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Ojai Valley citrus crop damaged from fires

California's San Joaquin Valley navel crops lighter

While California’s navel orange crop is lighter than most years, good supplies are expected for winter and early spring. Navels started on time this year, with the season beginning November 1. 

While the state's navel orange crop is lighter than most years, quality and yields have been good in the San Joaquin Valley. “Overall, its eating quality has been good and the cold weather has really helped to bring out the crop’s flavor," said a San Joaquin Valley area grower.

Impact of fires
Some citrus groves in the Ojai Valley, south of San Joaquin Valley suffered significant wildfire damage, though some farmers do still have fruit. An email blast from Friends Ranches stated they were busy trying to get things back in order after the Ojai Valley was surrounded and scorched by the Thomas Fire. “Going into our seventh year of drought we have been well overdue for a fire near Ojai,” the email stated. “We have not lost anything irreplaceable - although it will take time to get our canyon orchards looking well again.” It was also noted that high winds ripped branches from the blood orange trees and causing navels to fall from the trees with intense wind damage to their east-end orchards. Also, avocados were blown off their branches.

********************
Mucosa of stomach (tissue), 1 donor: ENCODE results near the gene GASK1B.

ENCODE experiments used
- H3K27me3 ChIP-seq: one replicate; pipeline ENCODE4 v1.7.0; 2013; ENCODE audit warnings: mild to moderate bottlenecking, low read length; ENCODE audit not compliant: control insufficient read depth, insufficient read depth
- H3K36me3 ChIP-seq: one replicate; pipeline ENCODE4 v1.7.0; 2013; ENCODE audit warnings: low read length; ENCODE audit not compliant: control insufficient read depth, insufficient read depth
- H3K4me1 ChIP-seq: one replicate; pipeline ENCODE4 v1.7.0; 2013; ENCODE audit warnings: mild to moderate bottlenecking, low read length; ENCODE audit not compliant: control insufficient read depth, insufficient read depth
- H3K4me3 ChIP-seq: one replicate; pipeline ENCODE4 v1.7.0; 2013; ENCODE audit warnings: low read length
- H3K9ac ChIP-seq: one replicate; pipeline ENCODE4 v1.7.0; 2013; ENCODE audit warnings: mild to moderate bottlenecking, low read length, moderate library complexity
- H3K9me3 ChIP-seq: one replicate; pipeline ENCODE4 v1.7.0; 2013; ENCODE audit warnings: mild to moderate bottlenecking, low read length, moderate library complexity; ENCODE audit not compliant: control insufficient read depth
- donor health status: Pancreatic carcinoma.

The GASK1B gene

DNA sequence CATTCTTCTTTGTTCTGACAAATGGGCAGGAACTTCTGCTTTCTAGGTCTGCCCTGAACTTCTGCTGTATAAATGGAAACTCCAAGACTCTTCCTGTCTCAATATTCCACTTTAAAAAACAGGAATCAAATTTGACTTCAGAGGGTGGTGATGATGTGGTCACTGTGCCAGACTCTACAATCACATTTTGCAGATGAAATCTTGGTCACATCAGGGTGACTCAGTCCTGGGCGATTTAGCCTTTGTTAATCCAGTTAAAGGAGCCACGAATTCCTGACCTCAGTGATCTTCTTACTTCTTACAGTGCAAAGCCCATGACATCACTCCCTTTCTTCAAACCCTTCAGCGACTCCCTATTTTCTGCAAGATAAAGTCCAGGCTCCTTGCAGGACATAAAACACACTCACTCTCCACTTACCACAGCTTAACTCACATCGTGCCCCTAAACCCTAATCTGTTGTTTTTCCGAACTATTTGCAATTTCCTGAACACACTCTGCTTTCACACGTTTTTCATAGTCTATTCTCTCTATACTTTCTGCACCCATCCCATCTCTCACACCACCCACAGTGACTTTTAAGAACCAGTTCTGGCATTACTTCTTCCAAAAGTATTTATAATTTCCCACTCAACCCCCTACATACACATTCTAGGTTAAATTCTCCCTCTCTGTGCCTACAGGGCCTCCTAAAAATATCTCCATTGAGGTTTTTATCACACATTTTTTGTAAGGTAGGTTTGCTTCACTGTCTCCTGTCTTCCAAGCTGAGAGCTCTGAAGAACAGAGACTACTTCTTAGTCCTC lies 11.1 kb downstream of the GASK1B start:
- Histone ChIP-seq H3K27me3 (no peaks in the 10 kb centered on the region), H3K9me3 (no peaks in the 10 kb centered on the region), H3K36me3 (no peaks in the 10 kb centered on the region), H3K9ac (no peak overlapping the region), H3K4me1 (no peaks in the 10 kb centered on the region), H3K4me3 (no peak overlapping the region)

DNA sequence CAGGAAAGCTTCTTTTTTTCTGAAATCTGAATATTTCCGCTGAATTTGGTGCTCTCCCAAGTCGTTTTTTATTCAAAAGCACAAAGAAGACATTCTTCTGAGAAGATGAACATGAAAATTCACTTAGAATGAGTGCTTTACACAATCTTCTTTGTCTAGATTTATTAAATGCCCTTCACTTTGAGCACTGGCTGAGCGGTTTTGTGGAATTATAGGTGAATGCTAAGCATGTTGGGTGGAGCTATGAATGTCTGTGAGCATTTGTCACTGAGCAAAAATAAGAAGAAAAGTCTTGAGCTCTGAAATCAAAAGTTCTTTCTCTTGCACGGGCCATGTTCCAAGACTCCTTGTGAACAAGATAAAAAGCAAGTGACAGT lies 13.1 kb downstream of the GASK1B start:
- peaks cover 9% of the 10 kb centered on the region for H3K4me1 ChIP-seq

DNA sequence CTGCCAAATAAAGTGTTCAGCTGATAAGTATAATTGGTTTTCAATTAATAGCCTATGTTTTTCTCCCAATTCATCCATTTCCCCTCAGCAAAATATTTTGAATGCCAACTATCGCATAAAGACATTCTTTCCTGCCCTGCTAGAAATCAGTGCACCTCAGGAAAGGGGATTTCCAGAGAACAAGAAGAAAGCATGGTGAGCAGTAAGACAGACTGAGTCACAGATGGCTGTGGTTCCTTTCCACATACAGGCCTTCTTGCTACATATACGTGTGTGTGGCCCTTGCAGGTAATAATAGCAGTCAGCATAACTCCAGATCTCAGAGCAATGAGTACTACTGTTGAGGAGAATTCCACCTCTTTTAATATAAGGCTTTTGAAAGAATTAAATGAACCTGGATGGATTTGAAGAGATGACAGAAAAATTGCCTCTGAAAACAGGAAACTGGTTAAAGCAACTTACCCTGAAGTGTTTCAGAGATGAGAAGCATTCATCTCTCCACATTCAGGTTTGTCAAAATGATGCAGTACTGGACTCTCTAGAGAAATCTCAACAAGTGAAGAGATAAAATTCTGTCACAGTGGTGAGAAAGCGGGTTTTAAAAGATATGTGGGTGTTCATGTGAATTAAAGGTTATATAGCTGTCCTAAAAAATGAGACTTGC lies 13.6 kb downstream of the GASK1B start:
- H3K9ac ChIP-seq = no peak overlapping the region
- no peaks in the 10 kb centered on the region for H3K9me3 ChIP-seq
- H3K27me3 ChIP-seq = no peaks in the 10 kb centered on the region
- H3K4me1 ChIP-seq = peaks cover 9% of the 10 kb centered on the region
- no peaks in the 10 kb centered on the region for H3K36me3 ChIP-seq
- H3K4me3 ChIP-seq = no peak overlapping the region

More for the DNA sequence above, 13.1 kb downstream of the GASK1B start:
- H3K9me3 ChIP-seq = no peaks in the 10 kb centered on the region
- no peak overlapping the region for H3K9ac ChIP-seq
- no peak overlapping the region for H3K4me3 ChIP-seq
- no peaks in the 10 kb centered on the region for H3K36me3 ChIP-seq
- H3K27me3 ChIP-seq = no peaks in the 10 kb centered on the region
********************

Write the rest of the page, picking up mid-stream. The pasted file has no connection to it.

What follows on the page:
As an industry those working in citrus work hard to ensure that there are no gaps in the supply of different varieties. The source noted that estimatesgiven for summertime crops in the spring were a bit short, which resulted in fluctuating prices and a higher demand for Valencia oranges. 

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